The York U.S. Army Hospital was one of Pennsylvania's largest military hospitals during the American Civil War. It was established in York, Pennsylvania, to treat wounded and sick soldiers in the Union army.
The hospital was established in July 1862 on Penn Commons, a large level, grassy area just south of downtown York. The sprawling facility consisted of numerous barracks, infirmaries, offices, and support facilities such as laundries, stables, and a mortuary. During the Confederate invasion of 1863, the hospital and its grounds was occupied by portions of Avery's North Carolina brigade of Early's division.
Dr. Henry Palmer was the chief surgeon throughout the war. More than 14,000 soldiers were treated in York during the war years, including over 2,500 wounded from the nearby Battle of Gettysburg. The bodies of soldiers who died in the hospital were typically shipped to their hometowns, but a few dozen were buried in York's Prospect Hill Cemetery, where a monument of a Union soldiers stands watch over the circular grave plot.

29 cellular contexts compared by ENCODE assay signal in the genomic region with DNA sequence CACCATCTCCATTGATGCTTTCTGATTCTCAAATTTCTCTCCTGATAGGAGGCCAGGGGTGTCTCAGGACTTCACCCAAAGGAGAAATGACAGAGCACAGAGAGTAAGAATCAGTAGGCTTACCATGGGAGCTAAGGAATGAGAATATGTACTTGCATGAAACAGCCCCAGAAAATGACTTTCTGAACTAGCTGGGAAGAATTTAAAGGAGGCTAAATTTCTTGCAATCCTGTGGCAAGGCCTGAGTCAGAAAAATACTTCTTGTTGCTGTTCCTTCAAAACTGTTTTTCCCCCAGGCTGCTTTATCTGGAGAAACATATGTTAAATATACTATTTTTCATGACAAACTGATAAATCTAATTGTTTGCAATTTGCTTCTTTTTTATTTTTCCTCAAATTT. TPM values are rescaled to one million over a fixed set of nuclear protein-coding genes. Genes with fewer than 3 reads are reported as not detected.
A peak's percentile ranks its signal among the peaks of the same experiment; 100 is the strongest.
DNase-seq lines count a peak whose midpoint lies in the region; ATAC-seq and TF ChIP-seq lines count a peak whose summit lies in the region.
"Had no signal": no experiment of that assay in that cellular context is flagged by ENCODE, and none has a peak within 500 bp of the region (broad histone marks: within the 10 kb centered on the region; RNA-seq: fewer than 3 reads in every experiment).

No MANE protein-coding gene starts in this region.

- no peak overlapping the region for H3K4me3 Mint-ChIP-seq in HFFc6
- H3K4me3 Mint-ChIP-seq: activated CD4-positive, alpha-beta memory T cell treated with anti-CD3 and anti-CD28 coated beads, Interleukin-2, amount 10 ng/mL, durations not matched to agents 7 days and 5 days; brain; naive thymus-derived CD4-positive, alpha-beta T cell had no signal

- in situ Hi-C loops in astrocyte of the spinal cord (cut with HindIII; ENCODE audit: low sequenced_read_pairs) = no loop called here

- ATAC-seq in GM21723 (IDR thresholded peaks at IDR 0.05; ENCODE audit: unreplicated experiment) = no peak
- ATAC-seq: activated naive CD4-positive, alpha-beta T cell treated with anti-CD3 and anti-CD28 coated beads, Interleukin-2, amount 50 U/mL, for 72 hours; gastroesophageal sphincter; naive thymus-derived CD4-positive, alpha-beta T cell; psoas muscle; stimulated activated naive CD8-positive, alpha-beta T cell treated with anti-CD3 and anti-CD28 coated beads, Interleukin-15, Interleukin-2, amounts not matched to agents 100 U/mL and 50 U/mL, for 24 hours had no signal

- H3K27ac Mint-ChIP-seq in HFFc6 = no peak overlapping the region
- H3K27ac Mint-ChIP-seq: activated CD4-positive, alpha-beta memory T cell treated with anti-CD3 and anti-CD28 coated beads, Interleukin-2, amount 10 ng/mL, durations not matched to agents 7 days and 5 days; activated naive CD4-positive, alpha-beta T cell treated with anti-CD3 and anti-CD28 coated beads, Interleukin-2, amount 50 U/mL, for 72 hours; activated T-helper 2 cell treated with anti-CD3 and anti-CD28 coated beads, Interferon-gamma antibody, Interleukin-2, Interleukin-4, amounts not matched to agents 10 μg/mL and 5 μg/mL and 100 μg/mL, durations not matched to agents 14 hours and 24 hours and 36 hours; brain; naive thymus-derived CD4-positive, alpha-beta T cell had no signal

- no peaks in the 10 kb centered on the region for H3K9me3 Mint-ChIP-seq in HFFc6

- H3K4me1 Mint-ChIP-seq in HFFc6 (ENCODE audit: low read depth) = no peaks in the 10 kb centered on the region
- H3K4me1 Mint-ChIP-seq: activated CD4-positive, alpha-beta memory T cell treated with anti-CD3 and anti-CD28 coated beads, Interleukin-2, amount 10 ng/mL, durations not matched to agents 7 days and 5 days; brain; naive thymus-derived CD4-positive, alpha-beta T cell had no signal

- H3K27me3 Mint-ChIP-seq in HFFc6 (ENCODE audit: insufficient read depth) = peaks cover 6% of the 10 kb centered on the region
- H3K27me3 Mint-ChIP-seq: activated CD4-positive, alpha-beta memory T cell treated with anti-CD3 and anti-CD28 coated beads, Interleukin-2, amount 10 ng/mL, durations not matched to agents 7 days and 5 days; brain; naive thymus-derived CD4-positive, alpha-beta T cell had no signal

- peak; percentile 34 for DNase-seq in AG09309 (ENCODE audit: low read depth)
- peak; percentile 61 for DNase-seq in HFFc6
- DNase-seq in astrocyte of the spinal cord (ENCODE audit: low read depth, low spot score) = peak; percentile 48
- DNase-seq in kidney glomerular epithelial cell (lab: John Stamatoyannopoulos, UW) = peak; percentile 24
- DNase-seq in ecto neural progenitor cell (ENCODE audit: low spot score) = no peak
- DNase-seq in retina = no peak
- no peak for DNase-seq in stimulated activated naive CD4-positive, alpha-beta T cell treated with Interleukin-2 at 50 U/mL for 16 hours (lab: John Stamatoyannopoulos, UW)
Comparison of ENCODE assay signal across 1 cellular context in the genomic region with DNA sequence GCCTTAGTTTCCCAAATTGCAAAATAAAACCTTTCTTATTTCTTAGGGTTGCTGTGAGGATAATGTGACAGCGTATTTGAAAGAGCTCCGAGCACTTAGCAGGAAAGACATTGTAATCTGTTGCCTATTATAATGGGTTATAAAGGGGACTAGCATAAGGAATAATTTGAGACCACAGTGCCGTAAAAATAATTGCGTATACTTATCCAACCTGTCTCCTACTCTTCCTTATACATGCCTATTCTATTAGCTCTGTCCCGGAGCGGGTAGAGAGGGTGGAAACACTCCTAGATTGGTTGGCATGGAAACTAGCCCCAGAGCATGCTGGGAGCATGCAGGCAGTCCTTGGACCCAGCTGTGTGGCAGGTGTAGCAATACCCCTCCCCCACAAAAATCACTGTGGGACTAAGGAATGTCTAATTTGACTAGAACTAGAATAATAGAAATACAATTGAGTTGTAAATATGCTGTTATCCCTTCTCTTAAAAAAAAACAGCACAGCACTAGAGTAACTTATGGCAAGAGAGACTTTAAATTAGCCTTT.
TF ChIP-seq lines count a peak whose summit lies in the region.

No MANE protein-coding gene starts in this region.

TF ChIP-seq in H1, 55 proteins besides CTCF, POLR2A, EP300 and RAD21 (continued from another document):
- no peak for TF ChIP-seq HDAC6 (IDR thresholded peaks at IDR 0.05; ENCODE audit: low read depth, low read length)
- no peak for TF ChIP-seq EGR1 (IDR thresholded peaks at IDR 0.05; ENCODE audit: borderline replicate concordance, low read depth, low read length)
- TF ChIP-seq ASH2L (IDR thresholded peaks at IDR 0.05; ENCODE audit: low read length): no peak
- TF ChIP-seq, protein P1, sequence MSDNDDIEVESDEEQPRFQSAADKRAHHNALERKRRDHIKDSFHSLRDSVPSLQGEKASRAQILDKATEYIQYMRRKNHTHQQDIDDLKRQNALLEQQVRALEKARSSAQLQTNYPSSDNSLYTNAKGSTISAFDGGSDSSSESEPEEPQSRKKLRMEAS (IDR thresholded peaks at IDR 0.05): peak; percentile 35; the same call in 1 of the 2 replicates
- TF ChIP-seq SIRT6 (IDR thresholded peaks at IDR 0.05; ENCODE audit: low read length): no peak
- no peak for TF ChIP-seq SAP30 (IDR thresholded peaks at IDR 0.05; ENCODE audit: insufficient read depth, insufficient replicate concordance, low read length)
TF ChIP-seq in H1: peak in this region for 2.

The site of the hospital is now a city park, which contains an impressive large Soldiers and Sailors Monument commemorating York's Civil War heritage and veterans. A nearby bronze relief map depicts the layout of the U.S Army Hospital.
- McClure, James, East of Gettysburg: A Gray Shadow Crosses York County, Pennsylvania, York, Pennsylvania: York County Heritage Trust, 2001.
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